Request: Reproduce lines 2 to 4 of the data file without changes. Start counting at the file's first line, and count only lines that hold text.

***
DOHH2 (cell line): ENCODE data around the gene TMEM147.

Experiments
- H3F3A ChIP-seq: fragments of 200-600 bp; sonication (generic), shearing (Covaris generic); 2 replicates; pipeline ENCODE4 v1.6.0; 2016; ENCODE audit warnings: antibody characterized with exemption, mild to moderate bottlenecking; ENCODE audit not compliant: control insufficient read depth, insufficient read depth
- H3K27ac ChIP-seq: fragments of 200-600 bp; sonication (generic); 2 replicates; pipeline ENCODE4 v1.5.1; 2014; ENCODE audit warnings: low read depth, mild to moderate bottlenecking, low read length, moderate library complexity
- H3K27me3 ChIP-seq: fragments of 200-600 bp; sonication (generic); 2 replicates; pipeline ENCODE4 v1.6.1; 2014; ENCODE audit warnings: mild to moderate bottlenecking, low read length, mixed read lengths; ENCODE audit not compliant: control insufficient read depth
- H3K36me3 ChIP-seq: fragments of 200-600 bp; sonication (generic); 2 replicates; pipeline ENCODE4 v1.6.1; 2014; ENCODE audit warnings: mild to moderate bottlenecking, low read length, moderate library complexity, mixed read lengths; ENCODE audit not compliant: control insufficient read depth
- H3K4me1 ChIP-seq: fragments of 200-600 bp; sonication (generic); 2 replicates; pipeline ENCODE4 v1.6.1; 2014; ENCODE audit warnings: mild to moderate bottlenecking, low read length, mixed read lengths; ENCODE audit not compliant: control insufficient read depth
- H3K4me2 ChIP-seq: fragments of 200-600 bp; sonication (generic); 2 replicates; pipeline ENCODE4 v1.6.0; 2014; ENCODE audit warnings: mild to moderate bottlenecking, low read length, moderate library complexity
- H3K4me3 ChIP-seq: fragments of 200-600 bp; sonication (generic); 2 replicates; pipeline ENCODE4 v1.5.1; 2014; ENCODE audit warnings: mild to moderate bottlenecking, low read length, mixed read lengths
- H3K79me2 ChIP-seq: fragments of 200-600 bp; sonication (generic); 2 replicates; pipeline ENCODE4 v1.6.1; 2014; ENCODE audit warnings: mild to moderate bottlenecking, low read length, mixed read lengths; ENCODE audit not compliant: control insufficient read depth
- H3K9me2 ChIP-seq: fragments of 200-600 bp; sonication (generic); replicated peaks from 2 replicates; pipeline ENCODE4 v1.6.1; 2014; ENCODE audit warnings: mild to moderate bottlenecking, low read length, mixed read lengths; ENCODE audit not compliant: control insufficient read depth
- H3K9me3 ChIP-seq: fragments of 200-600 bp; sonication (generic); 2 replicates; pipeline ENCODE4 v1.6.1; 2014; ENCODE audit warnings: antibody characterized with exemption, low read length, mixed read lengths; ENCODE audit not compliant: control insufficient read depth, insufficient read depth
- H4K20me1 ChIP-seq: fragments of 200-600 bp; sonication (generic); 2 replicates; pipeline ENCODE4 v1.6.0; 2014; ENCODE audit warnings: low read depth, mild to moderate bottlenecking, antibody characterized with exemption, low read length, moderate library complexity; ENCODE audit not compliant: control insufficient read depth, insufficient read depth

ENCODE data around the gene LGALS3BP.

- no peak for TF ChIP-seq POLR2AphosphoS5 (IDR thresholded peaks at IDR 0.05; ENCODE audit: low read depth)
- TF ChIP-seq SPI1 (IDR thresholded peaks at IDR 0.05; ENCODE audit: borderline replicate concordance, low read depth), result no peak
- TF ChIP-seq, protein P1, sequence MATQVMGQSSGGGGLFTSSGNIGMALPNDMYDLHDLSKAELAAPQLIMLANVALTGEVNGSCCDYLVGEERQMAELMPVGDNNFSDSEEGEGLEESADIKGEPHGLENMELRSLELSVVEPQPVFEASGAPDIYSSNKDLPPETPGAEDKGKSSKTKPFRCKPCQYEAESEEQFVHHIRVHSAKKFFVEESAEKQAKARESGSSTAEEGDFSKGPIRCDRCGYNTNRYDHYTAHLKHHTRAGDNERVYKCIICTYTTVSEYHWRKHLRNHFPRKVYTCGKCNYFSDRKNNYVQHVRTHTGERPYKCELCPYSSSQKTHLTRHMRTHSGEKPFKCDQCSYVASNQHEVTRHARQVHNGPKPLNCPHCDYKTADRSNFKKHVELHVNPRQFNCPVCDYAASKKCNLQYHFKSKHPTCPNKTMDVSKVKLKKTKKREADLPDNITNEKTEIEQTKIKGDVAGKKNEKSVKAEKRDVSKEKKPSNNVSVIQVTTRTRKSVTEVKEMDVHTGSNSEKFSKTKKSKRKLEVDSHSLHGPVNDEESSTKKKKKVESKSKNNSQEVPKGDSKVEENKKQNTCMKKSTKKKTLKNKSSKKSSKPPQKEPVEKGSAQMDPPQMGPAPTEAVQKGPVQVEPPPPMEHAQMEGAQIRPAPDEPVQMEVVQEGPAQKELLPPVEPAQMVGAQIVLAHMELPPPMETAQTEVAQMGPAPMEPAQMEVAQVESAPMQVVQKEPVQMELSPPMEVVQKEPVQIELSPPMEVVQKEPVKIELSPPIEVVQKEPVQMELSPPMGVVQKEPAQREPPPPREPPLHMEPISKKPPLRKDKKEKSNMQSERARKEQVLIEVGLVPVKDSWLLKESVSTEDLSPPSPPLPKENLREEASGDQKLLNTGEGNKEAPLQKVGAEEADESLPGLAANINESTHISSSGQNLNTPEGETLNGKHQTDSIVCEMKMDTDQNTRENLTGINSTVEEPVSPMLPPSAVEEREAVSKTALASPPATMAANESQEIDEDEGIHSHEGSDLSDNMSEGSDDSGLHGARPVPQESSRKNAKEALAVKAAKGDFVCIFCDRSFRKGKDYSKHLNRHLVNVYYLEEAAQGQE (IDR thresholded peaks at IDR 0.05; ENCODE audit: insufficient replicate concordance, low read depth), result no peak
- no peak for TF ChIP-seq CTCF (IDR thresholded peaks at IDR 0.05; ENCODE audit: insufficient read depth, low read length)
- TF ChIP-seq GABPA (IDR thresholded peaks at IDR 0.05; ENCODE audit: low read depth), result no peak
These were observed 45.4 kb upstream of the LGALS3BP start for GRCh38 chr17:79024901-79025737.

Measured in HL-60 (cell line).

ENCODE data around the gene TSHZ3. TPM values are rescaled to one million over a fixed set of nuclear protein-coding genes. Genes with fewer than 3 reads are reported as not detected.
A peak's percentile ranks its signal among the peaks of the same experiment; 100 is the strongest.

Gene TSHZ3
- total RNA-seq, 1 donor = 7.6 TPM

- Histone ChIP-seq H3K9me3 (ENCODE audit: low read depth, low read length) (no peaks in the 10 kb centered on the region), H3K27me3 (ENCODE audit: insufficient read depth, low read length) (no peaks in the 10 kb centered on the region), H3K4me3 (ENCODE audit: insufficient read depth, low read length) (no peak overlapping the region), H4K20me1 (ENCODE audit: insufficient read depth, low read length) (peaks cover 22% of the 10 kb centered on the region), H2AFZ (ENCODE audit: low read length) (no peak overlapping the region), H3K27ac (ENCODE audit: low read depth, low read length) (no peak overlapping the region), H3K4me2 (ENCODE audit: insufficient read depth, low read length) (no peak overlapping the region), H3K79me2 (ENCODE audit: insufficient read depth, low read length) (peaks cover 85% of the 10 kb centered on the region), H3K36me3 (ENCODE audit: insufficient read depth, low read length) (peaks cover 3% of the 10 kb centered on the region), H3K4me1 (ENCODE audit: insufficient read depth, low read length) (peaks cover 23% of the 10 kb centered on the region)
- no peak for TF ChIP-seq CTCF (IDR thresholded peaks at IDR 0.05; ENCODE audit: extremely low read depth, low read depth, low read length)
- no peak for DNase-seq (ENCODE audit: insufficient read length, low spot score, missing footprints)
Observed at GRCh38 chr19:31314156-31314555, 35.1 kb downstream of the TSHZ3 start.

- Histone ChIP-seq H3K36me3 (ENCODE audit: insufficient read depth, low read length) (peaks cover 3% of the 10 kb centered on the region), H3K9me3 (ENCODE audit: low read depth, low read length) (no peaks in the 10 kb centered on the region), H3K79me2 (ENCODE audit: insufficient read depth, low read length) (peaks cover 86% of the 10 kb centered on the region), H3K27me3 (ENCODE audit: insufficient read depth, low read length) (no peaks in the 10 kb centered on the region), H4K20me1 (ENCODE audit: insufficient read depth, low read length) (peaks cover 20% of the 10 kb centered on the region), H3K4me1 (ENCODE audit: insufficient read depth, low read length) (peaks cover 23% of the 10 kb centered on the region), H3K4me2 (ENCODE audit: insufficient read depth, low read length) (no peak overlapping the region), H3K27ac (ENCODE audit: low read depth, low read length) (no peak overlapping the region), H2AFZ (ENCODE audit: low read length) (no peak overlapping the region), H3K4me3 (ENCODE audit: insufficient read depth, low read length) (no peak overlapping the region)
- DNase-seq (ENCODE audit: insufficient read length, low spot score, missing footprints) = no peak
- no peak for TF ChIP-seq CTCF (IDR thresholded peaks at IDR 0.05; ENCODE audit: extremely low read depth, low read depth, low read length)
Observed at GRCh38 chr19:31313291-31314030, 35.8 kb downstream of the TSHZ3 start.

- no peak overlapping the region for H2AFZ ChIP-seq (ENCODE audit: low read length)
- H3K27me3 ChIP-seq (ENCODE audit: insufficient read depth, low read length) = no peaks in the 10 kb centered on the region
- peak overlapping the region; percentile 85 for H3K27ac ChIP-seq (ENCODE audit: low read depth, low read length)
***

Experiments
- H3F3A ChIP-seq: fragments of 200-600 bp; sonication (generic), shearing (Covaris generic); 2 replicates; pipeline ENCODE4 v1.6.0; 2016; ENCODE audit warnings: antibody characterized with exemption, mild to moderate bottlenecking; ENCODE audit not compliant: control insufficient read depth, insufficient read depth
- H3K27ac ChIP-seq: fragments of 200-600 bp; sonication (generic); 2 replicates; pipeline ENCODE4 v1.5.1; 2014; ENCODE audit warnings: low read depth, mild to moderate bottlenecking, low read length, moderate library complexity